Kazakhstan has not escaped unscathed from the global economic
crisis, the country’s biggest bank by assets, Kazkommertsbank, is upbeat about its prospects. The bank’s
managing director,
Andrey Timchenko, tells Farah Halime an
increased focus on boosting retail deposits will position the bank
for further growth.

Kazakhstan - Retail deposits market share, January 2010Kazkommertsbank (KKB), the
largest bank in Kazakhstan by assets, is aiming to overtake rival
Halyk during 2010 to become the country’s biggest bank by retail

KKB started 2010 with a 17.2 percent share of
retail deposits compared to Halyk’s 20.4 percent, but according to
KKB’s managing director, Andrey Timchenko, the bank is well
positioned to achieve a market leading position this year.

Timchenko told RBI that KKB was
targeting a 25 percent share of retail deposits by the end of

“We are pretty comparable in size [with
Halyk],” he said. “Throughout the crisis our deposits have been
growing by an average of 15 percent to 20 percent a year.”

While this is a far cry from annual deposits
growth of around 60 percent to 80 percent attained in the years
running up to the crisis, “it is still a good and healthy

“Up to the end of 2007, we were making massive
market share gains in all segments and we gained market share from
all rival banks including Halyk,” Timchenko said.

But come the crisis, KKB suffered from a
growing sense of unease among some of its customers, which resulted
in a loss of some deposits to Halyk due to its widely perceived
status as a “safe haven”.

Halyk, privatised as recently as 2000, enjoyed
what Timchenko termed a near “monopoly of retail banking during the
years when the country was part of the Soviet Union”.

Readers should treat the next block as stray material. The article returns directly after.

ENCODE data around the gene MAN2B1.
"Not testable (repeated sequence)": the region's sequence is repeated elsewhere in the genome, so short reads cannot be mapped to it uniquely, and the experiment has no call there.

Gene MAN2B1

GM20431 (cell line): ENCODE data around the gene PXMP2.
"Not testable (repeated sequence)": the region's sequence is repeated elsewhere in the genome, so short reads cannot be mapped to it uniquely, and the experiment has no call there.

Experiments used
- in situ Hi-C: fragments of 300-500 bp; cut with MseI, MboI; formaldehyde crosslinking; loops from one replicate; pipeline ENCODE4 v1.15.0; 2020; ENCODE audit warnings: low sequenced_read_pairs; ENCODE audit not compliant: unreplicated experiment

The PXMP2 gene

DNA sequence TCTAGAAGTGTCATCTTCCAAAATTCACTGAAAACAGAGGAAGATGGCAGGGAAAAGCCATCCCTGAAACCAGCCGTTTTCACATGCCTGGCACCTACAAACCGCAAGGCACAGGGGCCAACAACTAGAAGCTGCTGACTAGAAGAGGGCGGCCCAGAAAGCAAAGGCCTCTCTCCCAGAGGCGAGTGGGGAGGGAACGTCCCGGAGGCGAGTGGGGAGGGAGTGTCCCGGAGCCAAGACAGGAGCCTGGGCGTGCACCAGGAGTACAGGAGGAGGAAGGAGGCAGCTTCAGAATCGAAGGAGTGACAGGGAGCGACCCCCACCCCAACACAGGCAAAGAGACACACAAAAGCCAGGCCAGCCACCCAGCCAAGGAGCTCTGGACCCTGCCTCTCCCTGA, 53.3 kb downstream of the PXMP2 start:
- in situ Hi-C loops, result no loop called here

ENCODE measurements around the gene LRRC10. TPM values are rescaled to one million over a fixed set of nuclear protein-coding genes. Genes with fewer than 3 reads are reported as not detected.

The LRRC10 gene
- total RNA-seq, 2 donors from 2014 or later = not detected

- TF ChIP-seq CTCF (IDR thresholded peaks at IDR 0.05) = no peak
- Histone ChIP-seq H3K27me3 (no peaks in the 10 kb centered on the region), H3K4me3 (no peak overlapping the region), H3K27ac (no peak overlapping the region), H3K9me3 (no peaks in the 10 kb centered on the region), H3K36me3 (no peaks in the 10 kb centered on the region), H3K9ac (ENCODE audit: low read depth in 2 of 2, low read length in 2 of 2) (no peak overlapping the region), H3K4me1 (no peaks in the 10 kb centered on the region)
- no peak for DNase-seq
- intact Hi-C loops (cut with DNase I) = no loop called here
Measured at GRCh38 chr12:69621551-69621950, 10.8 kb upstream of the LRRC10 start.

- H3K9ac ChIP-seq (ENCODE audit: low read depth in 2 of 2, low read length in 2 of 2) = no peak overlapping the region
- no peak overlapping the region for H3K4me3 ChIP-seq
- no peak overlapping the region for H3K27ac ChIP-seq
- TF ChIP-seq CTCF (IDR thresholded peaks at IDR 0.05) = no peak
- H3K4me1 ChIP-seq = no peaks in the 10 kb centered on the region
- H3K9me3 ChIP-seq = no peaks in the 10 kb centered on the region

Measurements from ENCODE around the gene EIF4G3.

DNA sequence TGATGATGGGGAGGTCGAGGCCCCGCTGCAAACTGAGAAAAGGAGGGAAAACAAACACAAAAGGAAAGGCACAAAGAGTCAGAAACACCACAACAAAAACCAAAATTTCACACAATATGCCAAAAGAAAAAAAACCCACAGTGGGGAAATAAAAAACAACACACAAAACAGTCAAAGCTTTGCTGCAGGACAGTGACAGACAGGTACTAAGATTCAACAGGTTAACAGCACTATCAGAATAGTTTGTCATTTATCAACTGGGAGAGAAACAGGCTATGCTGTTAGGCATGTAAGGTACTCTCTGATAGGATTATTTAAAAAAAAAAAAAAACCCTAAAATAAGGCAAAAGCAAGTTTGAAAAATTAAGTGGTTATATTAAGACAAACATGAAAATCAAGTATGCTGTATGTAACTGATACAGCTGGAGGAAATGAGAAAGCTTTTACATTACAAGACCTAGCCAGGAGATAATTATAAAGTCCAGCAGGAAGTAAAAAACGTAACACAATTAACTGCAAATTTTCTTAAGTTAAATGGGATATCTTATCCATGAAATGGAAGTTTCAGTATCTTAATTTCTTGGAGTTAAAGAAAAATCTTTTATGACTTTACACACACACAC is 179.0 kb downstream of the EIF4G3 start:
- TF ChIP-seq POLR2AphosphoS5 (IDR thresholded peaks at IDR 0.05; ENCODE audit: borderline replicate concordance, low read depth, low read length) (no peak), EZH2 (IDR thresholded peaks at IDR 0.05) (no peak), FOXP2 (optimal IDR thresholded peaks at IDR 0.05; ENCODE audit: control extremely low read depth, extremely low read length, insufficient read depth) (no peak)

“When it was state-owned, people had no choice
but to have an account with them. To this day, more than 50 percent
of people still believe it is state-owned and to a large extent
Halyk benefited from this perceived stability,” he added.

“If people did not have these fears, we would
be 30 percent to 35 percent larger than we are today in terms of
retail deposits.”

To target KKB’s retail deposits drive, a
comprehensive marketing campaign has been rolled out for which
Timchenko has high hopes.

“In Kazakhstan, deposits are a very intimate
product. You cannot just go to people and say ‘I want you to have a
deposit with Kazkom’,” Timchenko said.

“People are apprehensive about telling others
how much money they have and where they have it. The only real way
of getting clients is through advertising and a good service.”

He said that KKB’s ad creative uses visual
metaphors, such as images of money falling into a pile at regular
intervals, to support the notion that it is a stable retail bank,
“like a watch that is ticking”.



Kazkommertsbank – fundamentals




% change

Retail loans (KZTbn)




Retail deposits (KZTbn)




Total assets (KZTtr)




Retail net profit (KZTbn)




Group net profit (KZTbn)




Source: Kazkommertsbank

A strong prospect

In the retail loans sector, KKB
ranks second with a market share of 23.9 percent, compared to BTA’s
26.1 percent. Almost 80 percent of KKB’s lending customers
represent the mass market segment with loans of up to $50,000.

In terms of segmentation, the remainder of
KKB’s retail lending book comprises mass-affluent (for loans of
between $50,000 and $300,000) and VIP segments (for loans in excess
of $300,000).

Across all market segments, Timchenko expects
an overall increase in retail lending of around 30 percent to 40
percent in 2010.

The downturn in the economy resulted in a
soaring non-performing loan (NPL) ratio at KKB, up from 8.1 percent
at the end of 2008 to 20.6 percent of gross loans by the end of the
third quarter of 2009.

Timchenko said such a rise was inevitable but
was being tackled with a range of initiatives, including early
warning systems being put in place to guard against future loan
losses and increased dialogue with customers in financial

“Whatever system you have you cannot be
protected, so of course NPLs have risen. If we had not acted so
quickly and been proactive in managing the early stages of overdue
loans, then we would have suffered many more problems,” he

For Timchenko, “it’s not realistic” to expect
lending growth at a similar rate to the anticipated growth in
deposits, as a nation-wide collapse in house prices, high
unemployment and falling living standards discourages people from
taking on loans.

In the nine months to the end of September
2009, KKB reported group net profits of KZT14.6 billion ($98.8